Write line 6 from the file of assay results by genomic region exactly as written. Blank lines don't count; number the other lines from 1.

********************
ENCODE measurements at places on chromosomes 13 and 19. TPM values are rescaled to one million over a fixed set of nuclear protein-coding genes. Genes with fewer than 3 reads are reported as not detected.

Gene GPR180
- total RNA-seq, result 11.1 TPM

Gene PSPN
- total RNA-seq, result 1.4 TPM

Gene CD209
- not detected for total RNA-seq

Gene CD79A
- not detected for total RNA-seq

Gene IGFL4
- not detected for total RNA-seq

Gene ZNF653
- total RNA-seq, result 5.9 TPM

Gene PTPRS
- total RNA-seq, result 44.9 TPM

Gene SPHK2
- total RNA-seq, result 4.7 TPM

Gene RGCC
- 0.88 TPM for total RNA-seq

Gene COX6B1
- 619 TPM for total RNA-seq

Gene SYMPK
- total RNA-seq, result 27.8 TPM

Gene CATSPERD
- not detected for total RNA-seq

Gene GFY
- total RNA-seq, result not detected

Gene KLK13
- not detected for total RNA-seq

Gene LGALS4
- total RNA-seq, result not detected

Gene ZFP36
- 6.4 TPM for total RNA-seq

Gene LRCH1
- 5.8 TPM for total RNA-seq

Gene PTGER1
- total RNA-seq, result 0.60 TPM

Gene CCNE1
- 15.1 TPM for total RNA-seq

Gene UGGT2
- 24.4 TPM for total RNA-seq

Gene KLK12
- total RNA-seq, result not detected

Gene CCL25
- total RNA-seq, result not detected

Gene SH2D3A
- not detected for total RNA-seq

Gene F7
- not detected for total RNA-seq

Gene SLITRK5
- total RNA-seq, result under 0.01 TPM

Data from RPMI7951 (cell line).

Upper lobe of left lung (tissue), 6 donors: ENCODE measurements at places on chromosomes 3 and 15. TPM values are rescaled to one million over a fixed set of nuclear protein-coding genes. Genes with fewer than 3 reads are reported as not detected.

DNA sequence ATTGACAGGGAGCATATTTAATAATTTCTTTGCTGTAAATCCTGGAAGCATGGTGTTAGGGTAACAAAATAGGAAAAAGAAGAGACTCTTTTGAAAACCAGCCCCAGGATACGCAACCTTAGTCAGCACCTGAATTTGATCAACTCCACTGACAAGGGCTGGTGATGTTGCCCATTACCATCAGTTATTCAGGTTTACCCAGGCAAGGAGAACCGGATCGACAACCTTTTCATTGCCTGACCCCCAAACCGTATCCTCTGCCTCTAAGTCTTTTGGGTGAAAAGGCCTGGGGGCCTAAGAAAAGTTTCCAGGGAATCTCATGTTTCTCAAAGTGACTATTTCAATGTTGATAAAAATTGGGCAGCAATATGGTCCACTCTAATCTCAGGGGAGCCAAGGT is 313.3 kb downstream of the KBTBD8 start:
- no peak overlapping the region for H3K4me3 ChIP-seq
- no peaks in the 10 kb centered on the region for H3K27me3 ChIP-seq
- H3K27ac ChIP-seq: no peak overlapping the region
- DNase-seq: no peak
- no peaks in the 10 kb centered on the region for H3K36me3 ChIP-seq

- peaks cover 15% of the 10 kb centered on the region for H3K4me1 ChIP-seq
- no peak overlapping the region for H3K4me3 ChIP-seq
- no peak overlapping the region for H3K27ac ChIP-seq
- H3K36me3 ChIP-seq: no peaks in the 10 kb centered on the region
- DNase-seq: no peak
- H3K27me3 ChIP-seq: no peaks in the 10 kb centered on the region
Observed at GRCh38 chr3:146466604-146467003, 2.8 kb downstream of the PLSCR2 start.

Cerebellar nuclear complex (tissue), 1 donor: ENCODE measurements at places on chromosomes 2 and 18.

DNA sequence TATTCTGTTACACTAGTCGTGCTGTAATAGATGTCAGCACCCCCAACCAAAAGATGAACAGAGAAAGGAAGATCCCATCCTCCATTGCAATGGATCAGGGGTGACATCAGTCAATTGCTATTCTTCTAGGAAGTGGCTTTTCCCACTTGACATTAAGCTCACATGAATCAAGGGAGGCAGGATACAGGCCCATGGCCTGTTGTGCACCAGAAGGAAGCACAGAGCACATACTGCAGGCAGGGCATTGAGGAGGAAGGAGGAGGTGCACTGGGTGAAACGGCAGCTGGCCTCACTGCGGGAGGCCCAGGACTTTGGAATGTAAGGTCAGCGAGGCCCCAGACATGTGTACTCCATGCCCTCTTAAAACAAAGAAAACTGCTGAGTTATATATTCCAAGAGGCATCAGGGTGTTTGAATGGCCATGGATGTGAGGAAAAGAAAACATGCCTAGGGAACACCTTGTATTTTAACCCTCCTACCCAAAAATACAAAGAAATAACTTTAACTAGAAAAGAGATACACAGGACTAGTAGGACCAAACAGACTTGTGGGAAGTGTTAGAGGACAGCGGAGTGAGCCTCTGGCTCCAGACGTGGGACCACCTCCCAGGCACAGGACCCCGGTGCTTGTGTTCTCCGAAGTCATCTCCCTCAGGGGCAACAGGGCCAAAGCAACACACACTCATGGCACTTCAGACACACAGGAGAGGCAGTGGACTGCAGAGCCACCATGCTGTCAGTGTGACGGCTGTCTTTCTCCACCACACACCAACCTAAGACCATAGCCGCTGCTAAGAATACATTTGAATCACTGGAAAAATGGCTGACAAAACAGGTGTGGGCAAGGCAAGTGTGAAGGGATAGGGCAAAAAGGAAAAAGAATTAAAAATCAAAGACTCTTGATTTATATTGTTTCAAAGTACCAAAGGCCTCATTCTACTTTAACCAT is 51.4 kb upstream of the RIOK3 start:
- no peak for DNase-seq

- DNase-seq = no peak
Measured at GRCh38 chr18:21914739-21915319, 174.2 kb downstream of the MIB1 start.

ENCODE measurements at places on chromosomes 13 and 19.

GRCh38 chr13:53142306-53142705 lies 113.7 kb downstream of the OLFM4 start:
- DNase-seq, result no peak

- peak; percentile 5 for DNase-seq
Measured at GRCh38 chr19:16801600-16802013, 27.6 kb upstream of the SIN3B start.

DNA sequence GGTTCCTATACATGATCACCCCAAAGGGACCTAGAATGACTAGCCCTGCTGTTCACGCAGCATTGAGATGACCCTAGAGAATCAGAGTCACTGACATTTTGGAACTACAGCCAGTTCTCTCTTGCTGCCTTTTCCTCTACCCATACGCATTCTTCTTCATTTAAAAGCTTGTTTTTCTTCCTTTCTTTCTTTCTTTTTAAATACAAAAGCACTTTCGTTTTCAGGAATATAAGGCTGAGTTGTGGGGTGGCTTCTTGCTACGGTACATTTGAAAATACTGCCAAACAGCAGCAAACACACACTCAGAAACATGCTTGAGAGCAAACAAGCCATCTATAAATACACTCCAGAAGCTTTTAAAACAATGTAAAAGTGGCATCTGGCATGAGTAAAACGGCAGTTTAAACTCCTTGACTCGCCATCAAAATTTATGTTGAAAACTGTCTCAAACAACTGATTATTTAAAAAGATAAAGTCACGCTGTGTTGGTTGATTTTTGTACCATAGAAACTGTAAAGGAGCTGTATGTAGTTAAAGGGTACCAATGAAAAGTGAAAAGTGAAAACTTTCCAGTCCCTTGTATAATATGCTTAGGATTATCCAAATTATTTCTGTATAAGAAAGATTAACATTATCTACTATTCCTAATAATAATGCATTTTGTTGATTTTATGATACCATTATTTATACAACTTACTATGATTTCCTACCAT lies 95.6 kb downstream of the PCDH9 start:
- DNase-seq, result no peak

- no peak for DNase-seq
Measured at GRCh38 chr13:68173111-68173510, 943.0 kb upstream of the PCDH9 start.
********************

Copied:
Gene CD209